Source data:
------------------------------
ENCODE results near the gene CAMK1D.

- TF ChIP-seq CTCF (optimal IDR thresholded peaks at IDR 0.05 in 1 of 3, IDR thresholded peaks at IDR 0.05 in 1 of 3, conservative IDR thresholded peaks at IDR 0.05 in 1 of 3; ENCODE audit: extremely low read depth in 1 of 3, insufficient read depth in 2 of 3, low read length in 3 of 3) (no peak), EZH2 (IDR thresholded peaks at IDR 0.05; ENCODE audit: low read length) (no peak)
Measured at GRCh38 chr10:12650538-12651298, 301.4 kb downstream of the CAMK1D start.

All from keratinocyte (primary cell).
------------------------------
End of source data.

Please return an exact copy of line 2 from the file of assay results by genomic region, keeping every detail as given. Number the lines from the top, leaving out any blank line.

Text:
- TF ChIP-seq CTCF (optimal IDR thresholded peaks at IDR 0.05 in 1 of 3, IDR thresholded peaks at IDR 0.05 in 1 of 3, conservative IDR thresholded peaks at IDR 0.05 in 1 of 3; ENCODE audit: extremely low read depth in 1 of 3, insufficient read depth in 2 of 3, low read length in 3 of 3) (no peak), EZH2 (IDR thresholded peaks at IDR 0.05; ENCODE audit: low read length) (no peak)